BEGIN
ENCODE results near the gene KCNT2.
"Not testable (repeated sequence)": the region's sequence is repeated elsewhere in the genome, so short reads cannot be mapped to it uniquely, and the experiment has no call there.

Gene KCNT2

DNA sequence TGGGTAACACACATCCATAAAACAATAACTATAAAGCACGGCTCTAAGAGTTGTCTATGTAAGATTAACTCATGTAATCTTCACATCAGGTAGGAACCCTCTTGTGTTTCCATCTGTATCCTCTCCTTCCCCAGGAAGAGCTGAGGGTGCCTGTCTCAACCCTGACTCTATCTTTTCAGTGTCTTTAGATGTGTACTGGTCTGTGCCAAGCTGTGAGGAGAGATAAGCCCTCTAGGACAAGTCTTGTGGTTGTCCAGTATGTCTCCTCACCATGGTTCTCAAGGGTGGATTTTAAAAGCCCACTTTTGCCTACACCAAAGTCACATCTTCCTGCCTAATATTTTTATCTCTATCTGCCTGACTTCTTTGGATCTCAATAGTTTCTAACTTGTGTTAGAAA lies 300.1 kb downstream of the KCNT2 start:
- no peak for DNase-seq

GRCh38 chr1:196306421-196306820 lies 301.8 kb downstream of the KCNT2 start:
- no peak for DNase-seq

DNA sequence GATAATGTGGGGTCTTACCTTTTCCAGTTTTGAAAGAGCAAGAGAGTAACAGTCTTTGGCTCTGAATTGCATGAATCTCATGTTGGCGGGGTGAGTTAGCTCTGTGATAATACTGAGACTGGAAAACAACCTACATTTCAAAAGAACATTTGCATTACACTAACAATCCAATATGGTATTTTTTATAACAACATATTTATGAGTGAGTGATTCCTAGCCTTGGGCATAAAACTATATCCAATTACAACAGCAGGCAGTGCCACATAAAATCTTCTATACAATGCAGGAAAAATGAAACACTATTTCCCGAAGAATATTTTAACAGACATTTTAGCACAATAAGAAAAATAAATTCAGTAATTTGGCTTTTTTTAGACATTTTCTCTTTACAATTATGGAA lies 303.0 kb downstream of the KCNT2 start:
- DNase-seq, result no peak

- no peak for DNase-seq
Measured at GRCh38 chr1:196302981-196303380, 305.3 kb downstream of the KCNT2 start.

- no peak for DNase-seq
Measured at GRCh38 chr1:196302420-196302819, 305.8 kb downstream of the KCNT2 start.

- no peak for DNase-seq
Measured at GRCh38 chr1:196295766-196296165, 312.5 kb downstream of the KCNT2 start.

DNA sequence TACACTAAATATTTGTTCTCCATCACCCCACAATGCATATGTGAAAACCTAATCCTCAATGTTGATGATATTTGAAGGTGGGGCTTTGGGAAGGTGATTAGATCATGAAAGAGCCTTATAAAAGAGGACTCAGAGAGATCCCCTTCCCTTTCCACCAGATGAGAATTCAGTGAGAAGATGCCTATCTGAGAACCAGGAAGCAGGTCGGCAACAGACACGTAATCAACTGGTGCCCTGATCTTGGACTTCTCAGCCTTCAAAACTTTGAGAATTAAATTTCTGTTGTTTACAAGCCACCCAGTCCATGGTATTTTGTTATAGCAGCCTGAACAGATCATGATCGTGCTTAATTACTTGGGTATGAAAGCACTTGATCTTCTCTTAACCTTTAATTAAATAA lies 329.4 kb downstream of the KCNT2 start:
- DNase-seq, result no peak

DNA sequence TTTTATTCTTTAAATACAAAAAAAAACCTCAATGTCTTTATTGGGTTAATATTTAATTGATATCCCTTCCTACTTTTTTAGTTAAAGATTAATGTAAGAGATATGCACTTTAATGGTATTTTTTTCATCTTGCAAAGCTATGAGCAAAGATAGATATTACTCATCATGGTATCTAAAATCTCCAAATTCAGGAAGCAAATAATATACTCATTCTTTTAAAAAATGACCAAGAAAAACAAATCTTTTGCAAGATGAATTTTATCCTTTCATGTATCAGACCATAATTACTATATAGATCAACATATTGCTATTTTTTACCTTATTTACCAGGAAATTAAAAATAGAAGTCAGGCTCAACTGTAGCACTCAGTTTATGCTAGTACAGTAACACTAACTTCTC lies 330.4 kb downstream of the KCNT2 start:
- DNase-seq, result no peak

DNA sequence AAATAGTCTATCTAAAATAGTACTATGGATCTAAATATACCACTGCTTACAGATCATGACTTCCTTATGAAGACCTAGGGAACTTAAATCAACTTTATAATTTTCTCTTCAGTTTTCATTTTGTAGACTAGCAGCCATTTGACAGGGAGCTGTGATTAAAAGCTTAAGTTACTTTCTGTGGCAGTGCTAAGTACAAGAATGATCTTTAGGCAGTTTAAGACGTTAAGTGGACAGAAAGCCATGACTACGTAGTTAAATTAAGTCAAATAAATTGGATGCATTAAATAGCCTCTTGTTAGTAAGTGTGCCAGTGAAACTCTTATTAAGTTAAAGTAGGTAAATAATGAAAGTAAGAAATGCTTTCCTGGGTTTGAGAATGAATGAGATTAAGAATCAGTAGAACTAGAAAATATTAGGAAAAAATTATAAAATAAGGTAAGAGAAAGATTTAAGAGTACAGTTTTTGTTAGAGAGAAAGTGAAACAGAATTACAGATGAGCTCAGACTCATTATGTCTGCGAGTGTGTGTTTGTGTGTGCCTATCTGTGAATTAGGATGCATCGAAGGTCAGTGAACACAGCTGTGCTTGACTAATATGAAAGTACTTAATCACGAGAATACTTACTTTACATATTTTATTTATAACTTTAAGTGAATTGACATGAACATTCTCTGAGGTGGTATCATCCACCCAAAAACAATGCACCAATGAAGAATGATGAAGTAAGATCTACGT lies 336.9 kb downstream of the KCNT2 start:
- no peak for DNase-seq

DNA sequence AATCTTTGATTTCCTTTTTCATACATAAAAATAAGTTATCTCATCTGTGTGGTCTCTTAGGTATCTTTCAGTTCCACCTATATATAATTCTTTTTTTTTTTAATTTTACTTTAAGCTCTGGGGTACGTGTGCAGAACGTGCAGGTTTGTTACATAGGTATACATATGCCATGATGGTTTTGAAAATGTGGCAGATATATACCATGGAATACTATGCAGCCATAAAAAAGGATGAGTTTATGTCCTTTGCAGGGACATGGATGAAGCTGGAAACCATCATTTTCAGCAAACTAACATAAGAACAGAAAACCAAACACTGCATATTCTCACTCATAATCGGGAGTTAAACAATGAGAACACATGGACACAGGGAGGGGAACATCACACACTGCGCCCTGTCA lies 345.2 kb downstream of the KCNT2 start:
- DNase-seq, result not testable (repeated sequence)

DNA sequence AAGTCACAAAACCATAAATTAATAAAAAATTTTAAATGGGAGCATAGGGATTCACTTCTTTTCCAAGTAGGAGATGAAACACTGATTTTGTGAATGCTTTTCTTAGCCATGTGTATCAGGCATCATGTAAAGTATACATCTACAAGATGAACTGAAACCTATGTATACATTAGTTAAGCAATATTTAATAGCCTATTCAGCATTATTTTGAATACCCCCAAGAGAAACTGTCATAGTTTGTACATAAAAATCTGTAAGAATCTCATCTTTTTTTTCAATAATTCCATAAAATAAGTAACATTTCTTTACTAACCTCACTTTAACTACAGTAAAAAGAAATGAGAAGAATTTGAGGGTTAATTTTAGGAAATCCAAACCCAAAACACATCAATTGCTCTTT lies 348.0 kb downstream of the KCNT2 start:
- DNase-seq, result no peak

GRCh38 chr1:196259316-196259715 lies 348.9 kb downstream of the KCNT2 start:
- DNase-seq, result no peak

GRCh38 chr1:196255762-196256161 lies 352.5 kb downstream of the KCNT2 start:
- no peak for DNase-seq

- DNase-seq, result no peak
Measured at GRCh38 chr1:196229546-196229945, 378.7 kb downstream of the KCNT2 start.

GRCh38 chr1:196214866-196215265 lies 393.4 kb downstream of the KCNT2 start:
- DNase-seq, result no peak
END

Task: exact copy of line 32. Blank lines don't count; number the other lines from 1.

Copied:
GRCh38 chr1:196214866-196215265 lies 393.4 kb downstream of the KCNT2 start: